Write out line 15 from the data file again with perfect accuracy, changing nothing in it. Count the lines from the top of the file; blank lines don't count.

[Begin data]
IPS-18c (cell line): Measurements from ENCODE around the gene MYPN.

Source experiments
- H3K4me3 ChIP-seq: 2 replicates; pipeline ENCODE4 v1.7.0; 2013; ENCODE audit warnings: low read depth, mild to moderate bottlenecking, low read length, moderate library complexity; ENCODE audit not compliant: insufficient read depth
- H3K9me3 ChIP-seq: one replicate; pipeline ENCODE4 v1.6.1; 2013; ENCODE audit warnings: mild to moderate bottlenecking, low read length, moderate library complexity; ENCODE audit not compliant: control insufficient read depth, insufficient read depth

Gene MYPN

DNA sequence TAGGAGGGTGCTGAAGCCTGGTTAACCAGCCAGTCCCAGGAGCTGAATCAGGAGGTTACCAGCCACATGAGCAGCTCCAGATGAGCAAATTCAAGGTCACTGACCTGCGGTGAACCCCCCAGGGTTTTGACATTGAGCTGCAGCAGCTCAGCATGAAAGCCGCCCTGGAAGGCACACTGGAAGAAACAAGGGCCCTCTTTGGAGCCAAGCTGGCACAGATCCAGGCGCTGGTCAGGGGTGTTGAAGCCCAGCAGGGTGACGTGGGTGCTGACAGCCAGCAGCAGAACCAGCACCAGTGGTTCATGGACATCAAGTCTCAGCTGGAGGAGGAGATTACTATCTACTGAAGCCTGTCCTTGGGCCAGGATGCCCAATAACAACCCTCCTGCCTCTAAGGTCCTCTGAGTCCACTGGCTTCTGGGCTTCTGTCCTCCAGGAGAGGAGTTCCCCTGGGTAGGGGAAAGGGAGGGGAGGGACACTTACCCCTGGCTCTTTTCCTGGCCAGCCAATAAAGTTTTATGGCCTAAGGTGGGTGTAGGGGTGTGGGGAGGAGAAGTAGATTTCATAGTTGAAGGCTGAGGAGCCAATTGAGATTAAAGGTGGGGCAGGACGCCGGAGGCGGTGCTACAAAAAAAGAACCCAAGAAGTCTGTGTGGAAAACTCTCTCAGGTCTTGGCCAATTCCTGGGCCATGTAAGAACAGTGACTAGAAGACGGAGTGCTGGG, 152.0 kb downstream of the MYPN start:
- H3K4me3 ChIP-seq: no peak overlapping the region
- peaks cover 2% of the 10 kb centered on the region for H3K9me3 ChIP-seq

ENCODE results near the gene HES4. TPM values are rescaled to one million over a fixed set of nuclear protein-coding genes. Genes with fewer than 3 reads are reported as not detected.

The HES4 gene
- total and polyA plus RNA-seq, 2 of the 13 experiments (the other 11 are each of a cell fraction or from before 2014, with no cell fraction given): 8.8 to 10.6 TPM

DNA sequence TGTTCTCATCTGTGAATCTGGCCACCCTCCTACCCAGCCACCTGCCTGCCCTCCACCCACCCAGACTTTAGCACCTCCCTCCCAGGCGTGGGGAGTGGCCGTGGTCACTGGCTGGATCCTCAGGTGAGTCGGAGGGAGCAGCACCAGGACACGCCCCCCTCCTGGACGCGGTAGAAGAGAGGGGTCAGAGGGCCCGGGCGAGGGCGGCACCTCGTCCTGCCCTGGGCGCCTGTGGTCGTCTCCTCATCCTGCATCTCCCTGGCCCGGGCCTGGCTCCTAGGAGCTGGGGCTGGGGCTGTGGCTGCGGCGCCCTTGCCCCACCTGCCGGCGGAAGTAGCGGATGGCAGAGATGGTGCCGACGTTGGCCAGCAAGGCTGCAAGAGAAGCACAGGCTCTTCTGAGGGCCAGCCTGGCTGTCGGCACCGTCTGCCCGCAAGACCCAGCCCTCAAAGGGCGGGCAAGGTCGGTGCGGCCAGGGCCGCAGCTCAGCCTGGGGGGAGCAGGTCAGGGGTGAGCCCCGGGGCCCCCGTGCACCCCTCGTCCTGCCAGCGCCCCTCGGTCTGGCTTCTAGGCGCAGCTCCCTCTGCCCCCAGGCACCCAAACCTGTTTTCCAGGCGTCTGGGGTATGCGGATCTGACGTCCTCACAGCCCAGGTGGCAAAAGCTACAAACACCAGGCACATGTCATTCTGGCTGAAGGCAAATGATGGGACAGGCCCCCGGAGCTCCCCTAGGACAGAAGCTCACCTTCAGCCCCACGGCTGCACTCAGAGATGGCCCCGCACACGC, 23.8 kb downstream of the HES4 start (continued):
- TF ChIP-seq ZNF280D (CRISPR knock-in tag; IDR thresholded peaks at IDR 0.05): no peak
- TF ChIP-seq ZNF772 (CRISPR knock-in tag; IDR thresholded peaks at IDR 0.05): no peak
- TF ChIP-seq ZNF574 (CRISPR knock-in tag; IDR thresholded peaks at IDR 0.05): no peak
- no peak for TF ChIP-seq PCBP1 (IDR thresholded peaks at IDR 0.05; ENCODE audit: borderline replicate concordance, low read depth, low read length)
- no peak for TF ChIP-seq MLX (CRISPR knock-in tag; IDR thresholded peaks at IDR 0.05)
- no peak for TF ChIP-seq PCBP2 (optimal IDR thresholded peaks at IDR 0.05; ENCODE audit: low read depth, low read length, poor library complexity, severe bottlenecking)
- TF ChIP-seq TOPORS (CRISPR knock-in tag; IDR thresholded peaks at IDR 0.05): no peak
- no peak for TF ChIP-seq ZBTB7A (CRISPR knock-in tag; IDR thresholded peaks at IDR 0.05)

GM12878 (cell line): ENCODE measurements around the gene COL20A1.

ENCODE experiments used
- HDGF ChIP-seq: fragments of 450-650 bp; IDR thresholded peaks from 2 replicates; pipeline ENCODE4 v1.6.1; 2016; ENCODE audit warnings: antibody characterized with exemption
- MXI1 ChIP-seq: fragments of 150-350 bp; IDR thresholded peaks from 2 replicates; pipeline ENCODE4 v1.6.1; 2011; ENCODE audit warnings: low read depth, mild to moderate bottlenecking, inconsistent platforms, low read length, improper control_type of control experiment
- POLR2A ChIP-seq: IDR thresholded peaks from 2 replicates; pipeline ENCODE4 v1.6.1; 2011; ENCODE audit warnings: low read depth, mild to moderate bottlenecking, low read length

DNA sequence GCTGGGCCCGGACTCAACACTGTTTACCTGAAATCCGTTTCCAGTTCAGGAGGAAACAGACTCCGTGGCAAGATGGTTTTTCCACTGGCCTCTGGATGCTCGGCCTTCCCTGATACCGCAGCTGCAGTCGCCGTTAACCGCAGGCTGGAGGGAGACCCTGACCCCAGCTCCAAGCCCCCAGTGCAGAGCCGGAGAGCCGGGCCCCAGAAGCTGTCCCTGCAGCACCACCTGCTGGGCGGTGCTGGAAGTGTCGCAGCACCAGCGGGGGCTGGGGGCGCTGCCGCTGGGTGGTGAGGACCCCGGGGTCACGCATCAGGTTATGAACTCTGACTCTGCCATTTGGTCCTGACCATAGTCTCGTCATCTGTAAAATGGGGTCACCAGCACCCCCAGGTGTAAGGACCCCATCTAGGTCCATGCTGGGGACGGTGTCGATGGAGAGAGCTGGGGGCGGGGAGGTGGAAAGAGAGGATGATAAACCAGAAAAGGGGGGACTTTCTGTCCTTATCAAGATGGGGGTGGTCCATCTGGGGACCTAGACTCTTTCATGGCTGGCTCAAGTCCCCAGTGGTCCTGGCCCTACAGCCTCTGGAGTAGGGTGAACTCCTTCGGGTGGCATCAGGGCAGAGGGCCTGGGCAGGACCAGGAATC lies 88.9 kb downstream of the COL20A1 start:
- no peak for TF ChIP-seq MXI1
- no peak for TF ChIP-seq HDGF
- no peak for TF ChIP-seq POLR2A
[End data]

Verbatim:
- TF ChIP-seq ZNF574 (CRISPR knock-in tag; IDR thresholded peaks at IDR 0.05): no peak